So you want to install Symfony in a sub-directory? No problem. With this tutorial, you'll learn how to configure your web server to allow you to access symfony in it's own sub-directory so you can have other applications running on the same domain with no problems.
In this tutorial, we are going to assume a few things:
- We want to access our symfony project via http://www.mydomain.com/blog/.
- The path to our domain's document root is /var/www/mydomain.com/html/.
- The path to our pear library is /usr/share/pear/.
- You've read the symfony installation guide and are familiar with how symfony works.
If your setup is different, please make the adjustments in the tutorial below to work with your configuration.
Creating your project
You can create your project anywhere you like. The only condition is that Apache must be able to read/write to this location. You should refer to the installation guide for detailed instructions on using the symfony command-line tool.
Let's create our symfony project just below our document root:
mkdir /var/www/mydomain.com/symfony cd /var/www/mydomain.com/symfony symfony init-project symfony
Let's also initialize our blog application:
symfony init-app blog
Creating a symlink to your project
Now, we have a project setup but you can't get to it because it doesn't live in our web root. We have to create a symlink to access it.
cd /var/www/mydomain.com/html ln -s /var/www/mydomain.com/symfony/web blog
Now, apache can find the application.
Creating a symlink to the 'sf' directory
To shy away from adding un-needed directives into our httpd.conf file, we're going to create a symlink to the sf directory that lies in the symfony pear libraries.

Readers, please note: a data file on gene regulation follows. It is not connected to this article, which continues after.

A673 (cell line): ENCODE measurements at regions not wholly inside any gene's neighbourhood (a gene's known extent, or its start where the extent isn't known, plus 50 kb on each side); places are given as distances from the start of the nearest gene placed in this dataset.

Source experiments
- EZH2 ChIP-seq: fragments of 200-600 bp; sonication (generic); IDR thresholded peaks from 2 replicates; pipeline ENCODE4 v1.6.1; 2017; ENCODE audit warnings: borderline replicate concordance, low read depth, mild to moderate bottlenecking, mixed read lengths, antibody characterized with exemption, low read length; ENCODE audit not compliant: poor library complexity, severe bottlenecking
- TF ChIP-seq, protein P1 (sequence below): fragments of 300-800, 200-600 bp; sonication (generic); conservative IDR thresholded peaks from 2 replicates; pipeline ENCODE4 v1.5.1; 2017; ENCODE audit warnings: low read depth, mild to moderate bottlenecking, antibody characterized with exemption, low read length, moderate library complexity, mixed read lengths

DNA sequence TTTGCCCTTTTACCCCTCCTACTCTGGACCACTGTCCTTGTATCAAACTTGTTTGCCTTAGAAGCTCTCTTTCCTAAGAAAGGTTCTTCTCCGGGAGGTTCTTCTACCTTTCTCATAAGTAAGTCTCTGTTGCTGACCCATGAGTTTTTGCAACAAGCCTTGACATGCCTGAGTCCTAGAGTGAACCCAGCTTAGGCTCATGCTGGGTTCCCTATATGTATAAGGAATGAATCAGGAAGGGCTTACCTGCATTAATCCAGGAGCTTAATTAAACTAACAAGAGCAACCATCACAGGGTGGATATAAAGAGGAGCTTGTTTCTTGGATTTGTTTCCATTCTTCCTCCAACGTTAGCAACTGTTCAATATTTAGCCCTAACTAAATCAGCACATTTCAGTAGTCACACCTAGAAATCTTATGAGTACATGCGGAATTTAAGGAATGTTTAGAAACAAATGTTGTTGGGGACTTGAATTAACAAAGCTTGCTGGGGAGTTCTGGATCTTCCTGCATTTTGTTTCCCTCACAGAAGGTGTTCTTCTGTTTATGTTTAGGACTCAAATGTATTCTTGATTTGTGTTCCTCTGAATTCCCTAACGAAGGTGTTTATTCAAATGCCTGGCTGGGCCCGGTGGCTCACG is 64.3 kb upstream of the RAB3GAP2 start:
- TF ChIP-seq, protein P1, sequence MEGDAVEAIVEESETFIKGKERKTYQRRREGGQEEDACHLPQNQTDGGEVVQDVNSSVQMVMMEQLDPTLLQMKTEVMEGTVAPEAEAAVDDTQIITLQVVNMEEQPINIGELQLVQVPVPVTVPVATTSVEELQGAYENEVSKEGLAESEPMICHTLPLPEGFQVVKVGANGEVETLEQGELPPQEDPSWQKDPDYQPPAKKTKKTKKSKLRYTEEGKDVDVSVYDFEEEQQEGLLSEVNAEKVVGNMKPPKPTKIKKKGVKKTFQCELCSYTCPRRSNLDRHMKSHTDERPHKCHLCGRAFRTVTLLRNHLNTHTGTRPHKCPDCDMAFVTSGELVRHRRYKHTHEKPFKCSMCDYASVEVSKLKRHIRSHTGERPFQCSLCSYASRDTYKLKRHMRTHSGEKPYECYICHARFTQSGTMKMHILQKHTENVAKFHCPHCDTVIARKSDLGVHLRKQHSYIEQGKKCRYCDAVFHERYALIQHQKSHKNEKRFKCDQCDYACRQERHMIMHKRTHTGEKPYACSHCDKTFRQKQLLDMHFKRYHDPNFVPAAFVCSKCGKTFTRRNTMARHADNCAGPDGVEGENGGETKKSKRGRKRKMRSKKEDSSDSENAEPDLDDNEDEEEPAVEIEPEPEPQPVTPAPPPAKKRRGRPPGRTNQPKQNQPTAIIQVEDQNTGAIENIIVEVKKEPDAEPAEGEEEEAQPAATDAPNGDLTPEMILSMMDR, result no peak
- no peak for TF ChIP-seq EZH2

cd /var/www/mydomain.com/symfony/web ln -s /usr/share/pear/data/symfony/web/sf/ sf
Updating your Apache httpd.conf
The next thing we need to do is modify our httpd.conf (usually located in /etc/httpd/conf/httpd.conf)
<VirtualHost *:80> DocumentRoot /var/www/mydomain.com/html ServerAdmin email@example.com ServerName mydomain.com ServerAlias www.mydomain.com DirectoryIndex index.php index.html </VirtualHost>
To look like this:
<VirtualHost *:80> DocumentRoot /var/www/mydomain.com/html ServerAdmin firstname.lastname@example.org ServerName mydomain.com ServerAlias www.mydomain.com DirectoryIndex index.php index.html <Directory "/var/www/mydomain.com/html/blog"> AllowOverride All Order deny,allow Allow from all </Directory> </VirtualHost>
Note: The only thing I added was the <directory> tag with the path to our symlink.
Now we need to restart Apache to make it recognize our changes in the httpd.conf.
At this point, the application should be functional and Apache should let symfony use its mod_rewrite rules in the directory. CSS and JS tags will be broken, but the application should at least appear when we access our domain, http://www.mydomain.com/blog.
Update the Relative Root
cd /var/www/mydomain.com/symfony/blog/config nano settings.yml
I use nano, but you can use pico, vi, vim, or any other text editor that you like.
Update your relative_url_root
all: .settings: # relative_url_root:
all: .settings: relative_url_root: /blog
If you are running more than one application, for example blog/admin.php, remember to change this setting for all apps.
That should do it. You should have a functional working copy of symfony running in a sub-directory on your web server. If you have any questions, please post on the community forum for assistance.